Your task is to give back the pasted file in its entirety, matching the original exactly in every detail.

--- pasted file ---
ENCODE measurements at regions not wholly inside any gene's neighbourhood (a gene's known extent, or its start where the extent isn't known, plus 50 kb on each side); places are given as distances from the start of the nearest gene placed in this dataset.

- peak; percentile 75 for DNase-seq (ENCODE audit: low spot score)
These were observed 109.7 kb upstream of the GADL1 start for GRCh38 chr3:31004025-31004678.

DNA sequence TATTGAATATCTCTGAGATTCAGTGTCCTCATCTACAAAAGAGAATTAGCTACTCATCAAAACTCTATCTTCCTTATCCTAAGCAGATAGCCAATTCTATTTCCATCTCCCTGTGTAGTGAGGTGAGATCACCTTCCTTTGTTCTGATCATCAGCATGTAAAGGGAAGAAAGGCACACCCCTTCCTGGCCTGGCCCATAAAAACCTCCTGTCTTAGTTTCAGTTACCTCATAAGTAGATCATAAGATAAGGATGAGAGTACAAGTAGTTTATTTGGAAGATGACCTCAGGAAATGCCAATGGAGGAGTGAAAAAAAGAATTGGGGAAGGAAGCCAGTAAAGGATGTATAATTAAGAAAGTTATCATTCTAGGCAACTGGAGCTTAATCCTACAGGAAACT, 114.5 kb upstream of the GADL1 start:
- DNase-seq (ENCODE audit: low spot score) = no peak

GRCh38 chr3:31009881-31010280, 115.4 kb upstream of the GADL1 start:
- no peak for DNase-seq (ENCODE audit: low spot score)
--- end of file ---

ENCODE measurements at regions not wholly inside any gene's neighbourhood (a gene's known extent, or its start where the extent isn't known, plus 50 kb on each side); places are given as distances from the start of the nearest gene placed in this dataset.

- peak; percentile 75 for DNase-seq (ENCODE audit: low spot score)
These were observed 109.7 kb upstream of the GADL1 start for GRCh38 chr3:31004025-31004678.

DNA sequence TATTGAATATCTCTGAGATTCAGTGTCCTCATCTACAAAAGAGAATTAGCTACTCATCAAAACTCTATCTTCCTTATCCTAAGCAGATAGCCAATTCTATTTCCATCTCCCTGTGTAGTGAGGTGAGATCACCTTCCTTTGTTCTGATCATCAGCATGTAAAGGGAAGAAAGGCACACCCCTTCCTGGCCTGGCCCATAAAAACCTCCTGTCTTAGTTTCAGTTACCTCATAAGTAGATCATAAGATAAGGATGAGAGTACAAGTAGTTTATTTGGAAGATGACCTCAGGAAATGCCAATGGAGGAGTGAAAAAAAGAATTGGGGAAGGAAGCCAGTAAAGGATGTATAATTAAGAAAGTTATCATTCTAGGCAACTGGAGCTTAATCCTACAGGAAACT, 114.5 kb upstream of the GADL1 start:
- DNase-seq (ENCODE audit: low spot score) = no peak

GRCh38 chr3:31009881-31010280, 115.4 kb upstream of the GADL1 start:
- no peak for DNase-seq (ENCODE audit: low spot score)